Joanna Roche was giving a guest lecture at the University of Colorado at Colorado Springs (UCCS). It was senior seminar my final days in the art department, the late Louis Ciccotello led then. The late Jerry Riggs supported the local art scene through the gallery of contemporary art and in general in that time it felt like the art department was strong bolstered by the energetic and inspiring professor Roche.
She was then researching an artist I had never heard of Joseph Cornell. An odd collector of seemingly unconnected items, which he meticulously filed away for later use. Though he was acquainted with many of the Surrealist Luminaries whilst exiled in American during the second world war, he was untrained. He attended college for about a year, worked an odd assortment of jobs from gardener, to graphic artist, and eventual sold some of his self trained works.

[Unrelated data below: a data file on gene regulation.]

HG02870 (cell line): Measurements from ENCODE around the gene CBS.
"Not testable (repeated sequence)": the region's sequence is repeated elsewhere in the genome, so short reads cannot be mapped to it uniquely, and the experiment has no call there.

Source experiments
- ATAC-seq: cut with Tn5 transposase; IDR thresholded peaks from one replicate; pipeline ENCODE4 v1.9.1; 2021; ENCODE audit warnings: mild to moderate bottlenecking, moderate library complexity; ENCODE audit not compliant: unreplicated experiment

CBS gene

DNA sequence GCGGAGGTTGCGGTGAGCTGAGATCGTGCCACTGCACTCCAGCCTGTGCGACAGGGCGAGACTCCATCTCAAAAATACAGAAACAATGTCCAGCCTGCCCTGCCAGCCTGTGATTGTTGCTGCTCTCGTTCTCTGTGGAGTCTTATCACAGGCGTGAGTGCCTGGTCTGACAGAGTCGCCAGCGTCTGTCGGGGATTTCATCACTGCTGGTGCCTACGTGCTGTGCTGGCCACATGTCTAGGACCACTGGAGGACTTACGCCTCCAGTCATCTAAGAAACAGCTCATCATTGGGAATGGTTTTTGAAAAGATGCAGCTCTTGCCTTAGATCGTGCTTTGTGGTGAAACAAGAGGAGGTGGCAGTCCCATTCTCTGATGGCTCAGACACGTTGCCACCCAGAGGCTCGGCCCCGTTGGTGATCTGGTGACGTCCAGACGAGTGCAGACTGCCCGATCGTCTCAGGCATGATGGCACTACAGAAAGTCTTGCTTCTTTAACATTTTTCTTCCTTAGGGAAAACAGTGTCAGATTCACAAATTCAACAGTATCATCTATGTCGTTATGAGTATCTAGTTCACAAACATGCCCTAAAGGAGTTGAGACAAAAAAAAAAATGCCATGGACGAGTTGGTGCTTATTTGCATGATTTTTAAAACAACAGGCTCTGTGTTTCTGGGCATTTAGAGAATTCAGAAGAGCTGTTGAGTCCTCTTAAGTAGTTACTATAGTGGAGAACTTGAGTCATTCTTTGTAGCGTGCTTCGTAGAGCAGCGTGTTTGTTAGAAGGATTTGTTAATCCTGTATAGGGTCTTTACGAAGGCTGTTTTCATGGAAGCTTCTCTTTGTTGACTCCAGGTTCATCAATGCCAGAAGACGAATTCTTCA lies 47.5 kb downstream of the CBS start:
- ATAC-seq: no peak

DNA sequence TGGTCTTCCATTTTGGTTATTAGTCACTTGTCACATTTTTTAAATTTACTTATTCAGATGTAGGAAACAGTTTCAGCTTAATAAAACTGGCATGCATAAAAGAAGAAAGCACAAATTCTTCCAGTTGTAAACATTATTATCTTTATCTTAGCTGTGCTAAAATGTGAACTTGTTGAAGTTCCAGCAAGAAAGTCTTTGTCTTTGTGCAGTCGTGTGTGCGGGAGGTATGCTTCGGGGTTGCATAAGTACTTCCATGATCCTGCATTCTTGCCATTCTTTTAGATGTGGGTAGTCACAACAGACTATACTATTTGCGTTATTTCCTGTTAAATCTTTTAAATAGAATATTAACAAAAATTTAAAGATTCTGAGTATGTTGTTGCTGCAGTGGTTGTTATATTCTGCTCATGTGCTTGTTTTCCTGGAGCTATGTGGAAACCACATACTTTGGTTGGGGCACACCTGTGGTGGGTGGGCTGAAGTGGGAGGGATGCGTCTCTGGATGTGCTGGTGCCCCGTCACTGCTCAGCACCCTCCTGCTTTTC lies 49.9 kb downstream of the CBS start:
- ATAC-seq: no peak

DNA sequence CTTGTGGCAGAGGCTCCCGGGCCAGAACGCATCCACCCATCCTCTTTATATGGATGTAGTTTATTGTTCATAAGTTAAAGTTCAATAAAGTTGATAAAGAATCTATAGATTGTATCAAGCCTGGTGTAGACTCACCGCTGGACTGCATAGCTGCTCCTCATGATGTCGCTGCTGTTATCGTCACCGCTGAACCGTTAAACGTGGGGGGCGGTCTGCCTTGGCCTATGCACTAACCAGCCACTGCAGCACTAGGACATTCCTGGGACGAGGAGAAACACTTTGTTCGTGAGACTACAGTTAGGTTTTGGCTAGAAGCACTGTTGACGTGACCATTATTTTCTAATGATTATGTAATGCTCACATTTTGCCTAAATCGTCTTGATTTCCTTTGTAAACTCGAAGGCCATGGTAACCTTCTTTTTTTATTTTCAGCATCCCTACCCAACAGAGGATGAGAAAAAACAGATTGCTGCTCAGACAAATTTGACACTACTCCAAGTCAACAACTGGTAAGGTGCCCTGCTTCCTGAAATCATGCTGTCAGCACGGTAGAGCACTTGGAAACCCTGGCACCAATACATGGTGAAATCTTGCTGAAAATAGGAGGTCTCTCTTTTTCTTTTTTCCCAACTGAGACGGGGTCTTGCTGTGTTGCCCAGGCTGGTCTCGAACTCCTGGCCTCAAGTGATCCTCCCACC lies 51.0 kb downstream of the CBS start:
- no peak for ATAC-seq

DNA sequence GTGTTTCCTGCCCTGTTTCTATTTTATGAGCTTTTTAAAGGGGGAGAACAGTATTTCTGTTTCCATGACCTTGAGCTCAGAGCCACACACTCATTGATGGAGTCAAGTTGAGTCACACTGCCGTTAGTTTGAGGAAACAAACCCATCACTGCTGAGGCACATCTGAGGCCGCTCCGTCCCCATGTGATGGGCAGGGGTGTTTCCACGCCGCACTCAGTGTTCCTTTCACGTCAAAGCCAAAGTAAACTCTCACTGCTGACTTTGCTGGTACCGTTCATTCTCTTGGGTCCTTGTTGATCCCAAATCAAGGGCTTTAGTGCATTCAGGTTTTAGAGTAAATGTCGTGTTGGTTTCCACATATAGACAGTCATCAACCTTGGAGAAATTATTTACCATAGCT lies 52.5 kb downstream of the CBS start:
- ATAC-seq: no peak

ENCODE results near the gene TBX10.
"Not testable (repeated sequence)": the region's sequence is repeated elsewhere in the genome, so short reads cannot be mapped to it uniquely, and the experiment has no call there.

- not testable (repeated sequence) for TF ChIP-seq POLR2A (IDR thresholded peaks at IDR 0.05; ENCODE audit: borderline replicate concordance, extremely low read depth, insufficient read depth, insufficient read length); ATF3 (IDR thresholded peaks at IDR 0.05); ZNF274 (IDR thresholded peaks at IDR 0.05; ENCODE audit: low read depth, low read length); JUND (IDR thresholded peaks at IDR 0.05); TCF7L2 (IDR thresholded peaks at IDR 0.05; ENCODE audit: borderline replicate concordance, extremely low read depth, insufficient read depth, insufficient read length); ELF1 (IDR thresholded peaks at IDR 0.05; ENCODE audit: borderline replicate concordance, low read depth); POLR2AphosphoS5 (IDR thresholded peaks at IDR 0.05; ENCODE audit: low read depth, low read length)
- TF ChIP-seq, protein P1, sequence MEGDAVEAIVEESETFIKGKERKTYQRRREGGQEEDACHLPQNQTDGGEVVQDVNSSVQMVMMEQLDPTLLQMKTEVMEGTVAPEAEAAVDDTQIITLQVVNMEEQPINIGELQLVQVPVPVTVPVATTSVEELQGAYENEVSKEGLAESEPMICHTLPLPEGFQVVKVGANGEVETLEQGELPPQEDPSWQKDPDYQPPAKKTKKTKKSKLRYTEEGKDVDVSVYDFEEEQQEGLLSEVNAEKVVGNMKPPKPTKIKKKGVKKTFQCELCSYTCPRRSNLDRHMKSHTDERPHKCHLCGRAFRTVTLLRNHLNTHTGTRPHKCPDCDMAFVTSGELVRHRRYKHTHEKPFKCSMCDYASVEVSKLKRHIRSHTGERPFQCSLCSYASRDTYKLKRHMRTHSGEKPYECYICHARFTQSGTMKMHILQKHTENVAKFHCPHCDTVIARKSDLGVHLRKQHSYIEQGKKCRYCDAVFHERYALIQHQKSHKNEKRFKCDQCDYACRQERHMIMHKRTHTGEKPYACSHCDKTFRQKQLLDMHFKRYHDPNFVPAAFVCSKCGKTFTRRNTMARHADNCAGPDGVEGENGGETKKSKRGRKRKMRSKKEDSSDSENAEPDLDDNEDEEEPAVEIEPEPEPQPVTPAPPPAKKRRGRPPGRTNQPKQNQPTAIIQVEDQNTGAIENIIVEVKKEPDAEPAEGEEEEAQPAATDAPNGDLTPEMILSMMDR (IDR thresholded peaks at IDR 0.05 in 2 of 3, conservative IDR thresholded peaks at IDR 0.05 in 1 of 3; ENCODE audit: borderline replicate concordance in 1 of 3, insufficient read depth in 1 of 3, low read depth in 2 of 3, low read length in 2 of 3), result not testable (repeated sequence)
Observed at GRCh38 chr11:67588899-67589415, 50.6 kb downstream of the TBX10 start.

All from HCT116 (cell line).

As Joanna spoke on the artist and slides of his works flickered on the screen I was entranced, everyone was. Over the next three critiques, Cornell was apparent in most of the works.
I had previously played with light boxes and similar ideas to Cornell's but it would take years for me to work in true found media.
First, with found wood scraps and a sander in my Roadside Ruin works.
Then with boxes in what I call Memory Box works, both Cornell homage and nod to my profession of many years the curio cabinet or Curiosity Cabinet.
a Miro like work Entitled Flat landscape inspired by the Edwin Abbot work Flatland and the playful works of Paul Klee and Joan Miro.
Finally (accidentally) a work sharing the same title of a Cornell work, Penny Arcade. Though to my credit it is a title given to his piece which the artist left untitled.
A local school that I done programs with and for actually attempted to copy this process after I visited the school and made memory boxes of their own this was my favorite one.
Next time Curiosity cabinets, shrunken heads, collectors, and thieves oh my!